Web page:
“So I believe that Elaine Duke provided us with a likely and very possible scenario for the upcoming years. Additionally the focus of organizations like AQ, AQAP and AQIM to initiate ‘catastrophic’ terrorism and their ‘weapon of choice’ will be intensified into the direction of the cyber- and chemical/biological domain,” the expert said.
In turn, Rohan Gunaratna, Professor at the Nanyang Technological University in Singapore, Head of the International Centre for Political Violence and Terrorism Research, shared the view on the potential change in the activity of ISIS members in the direction of increasing the number of victims.
“For high impact, ISIS is planning major attacks in parallel with homegrown strikes,” the Singaporean analyst said.
In his opinion, the ISIS militants have now reached a much higher level than the members of Al-Qaeda.
“The threat has grown several folds after 9/11. Al-Qaeda is a kindergarten group compared to ISIS,” Rohan Gunaratna stressed.
In turn, Julian Richards, Co-Director, Centre for Security and Intelligence Studies (BUCSIS), University of Buckingham, suggested that Elaine Duke’s statement was not supported by any concrete intelligence about the forthcoming operation.
“Elaine Duke is not communicating a specific piece of intelligence, I suspect, but merely reiterating the fact that we need to expect the unexpected and remain vigilant about ISIS, even when they are losing territory on the ground,” the expert explained.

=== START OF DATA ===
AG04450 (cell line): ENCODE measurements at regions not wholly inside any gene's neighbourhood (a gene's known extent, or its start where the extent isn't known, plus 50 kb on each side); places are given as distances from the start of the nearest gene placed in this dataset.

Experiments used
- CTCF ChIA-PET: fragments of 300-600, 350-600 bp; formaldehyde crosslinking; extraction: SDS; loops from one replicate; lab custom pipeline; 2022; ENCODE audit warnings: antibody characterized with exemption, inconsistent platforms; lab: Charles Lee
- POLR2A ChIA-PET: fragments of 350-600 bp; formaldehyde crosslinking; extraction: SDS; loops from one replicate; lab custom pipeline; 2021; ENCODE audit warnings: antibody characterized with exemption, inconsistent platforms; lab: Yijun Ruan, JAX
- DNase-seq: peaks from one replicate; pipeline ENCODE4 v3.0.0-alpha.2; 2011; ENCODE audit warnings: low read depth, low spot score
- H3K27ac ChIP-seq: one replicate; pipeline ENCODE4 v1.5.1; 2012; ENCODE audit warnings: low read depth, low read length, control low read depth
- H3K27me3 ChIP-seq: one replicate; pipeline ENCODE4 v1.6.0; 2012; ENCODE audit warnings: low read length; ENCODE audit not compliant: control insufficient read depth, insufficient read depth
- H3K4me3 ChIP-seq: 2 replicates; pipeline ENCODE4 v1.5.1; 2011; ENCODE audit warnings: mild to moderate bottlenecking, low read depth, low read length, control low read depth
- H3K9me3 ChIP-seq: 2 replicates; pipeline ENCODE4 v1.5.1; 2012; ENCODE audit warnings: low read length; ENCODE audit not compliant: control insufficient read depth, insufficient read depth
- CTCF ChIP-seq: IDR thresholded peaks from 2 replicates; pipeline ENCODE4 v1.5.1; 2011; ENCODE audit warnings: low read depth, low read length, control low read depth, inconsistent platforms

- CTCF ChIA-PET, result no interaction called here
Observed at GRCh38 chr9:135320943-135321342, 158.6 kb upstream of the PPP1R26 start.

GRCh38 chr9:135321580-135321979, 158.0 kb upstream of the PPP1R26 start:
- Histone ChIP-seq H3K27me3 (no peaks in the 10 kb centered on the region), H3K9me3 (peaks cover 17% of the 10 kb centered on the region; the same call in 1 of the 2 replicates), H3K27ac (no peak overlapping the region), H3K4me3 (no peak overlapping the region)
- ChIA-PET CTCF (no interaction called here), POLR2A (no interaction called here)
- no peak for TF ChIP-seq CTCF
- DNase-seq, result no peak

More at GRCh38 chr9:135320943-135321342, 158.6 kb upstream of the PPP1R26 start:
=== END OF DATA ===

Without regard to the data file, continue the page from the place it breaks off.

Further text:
According to him, terrorists have more recently been concentrating on low-signature, low-sophistication attacks, which are very difficult for states to predict and mitigate.
“Such attacks are very effective in spreading fear and panic, and are cheap and easy to execute. There have also been some more organised attacks, often involving individuals with combat experience and training in Iraq or Syria, such as the attacks in Paris, Brussels and Manchester. [Elaine] Duke’s analysis that these attacks keep things going while the terrorist organisations such as ISIS attempt to plan something much bigger, is probably true. Whether they will manage to mount a ‘spectacular’ on the same level as 9/11 remains to be seen, but it will continue to be very difficult for them to do so given the intensity of counter-terrorist measures,” Julian Richards said.